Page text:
Fun_People Archive
8 Dec
Love & the Cabbie

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From: Peter Langston <psl>
Date: Mon,  8 Dec 97 23:39:12 -0800
To: Fun_People
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Subject: Love & the Cabbie

Forwarded-by: "Irene A. Mystery" <>

              "Love and The Cabbie"
                        By Art Buchwald

   I was in New York the other day and rode with a friend in a taxi. When
we got out, my friend said to the driver, "Thank you for the ride. You did
a superb job of driving."
   The taxi driver was stunned for a second. Then he said, "Are you a wise
guy or something?"
   "No, my dear man, and I'm not putting you on. I admire the way you keep
cool in heavy traffic."
   "Yeah," the driver said and drove off.
   "What was that all about?" I asked.
   I am trying to bring love back to New York," he said. "I believe it's
the only thing that can save the city."
   "How can one man save New York?"
   "It's not one man. I believe I have made that taxi driver's day.  Suppose
he has 20 fares. He's going to be nice to those 20 fares because someone
was nice to him. Those fares in turn will be kinder to their employees or
shopkeepers or waiters or even their own families. Eventually the goodwill
could spread to at least 1,000 people. Now that isn't bad, is it?"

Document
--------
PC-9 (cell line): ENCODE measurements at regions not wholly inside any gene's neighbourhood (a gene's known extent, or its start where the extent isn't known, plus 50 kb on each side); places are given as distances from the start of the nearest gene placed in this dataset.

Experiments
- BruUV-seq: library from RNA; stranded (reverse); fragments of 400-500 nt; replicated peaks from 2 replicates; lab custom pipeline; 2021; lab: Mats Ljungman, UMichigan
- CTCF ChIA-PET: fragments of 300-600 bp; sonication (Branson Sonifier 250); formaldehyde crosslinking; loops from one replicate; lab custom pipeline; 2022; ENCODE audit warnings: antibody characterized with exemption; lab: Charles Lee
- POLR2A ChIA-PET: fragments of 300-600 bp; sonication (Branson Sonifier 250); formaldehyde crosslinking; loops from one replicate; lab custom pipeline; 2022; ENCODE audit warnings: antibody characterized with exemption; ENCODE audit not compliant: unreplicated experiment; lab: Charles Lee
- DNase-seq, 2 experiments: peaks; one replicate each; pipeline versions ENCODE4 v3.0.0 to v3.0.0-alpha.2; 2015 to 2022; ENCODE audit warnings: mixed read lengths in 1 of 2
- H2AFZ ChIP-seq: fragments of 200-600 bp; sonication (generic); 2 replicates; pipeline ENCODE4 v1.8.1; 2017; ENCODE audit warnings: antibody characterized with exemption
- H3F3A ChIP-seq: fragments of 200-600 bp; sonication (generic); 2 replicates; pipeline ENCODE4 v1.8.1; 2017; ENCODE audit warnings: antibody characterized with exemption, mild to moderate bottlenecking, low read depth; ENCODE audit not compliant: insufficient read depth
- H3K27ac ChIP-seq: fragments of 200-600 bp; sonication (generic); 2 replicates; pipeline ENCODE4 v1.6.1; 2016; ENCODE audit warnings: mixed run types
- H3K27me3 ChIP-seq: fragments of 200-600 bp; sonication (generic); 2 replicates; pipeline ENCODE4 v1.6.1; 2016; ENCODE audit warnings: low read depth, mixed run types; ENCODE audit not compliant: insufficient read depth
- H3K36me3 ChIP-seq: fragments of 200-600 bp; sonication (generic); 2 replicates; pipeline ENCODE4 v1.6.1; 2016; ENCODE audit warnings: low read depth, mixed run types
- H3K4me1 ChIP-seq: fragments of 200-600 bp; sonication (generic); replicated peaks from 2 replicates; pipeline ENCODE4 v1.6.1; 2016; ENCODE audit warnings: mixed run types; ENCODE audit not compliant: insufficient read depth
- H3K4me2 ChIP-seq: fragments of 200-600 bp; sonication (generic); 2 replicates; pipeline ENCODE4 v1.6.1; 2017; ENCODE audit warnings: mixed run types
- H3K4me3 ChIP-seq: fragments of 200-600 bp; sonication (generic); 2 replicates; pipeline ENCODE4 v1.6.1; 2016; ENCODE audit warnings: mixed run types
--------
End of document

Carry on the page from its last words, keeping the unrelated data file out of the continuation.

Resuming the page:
"But you're depending on that taxi driver to pass your goodwill to
   "I'm not depending on it," my friend said. "I'm aware that the system
isn't foolproof so I might deal with ten different people today. If out of
ten I can make three happy, then eventually I can indirectly influence the
attitudes of 3,000 more."
   "It sounds good on paper," I admitted, "but I'm not sure it words in
   "Nothing is lost if it doesn't. It didn't take any of my time to tell
that man he was doing a good job. He neither received a larger tip nor a
smaller tip. If it fell on deaf ears, so what? Tomorrow there will be
another taxi driver I can try to make happy."
   "You're some kind of a nut," I said.
   "That shows how cynical you have become. I have made a study of this.
The thing that seems to be lacking, besides money of course, for our postal
employees, is that no one tells people who work for the post office what a
good job they're doing."
   "But they're not doing a good job."
   "They're not doing a good job because they feel no one cares if they do
or not. Why shouldn't someone say a kind word to them?"
   We were walking past a structure in the process of being built and passed
five workmen eating their lunch. My friend stopped.  "That's a magnificent
job you men have done. It must be difficult and dangerous work."
   The workmen eyed my friend suspiciously.
   "When will it be finished?"
   "June," a man grunted.
   "Ah. That really is impressive. You must all be very proud."
   We walked away. I said to him, "I haven't seen anyone like you since The
Man From LaMancha."
   "When those men digest my words, they will feel better for it.  Somehow
the city will benefit from their happiness."
   "But you can't do this all alone!" I protested. "You're just one man."
   "The most important thing is not to get discouraged. Making people in
the city become kind again is not an easy job, but if I can enlist other
people in my campaign. . ."
   "You just winked at a very plain-looking woman," I said.
   "Yes, I know," he replied. "And if she's a schoolteacher, her class will
be in for a fantastic day."

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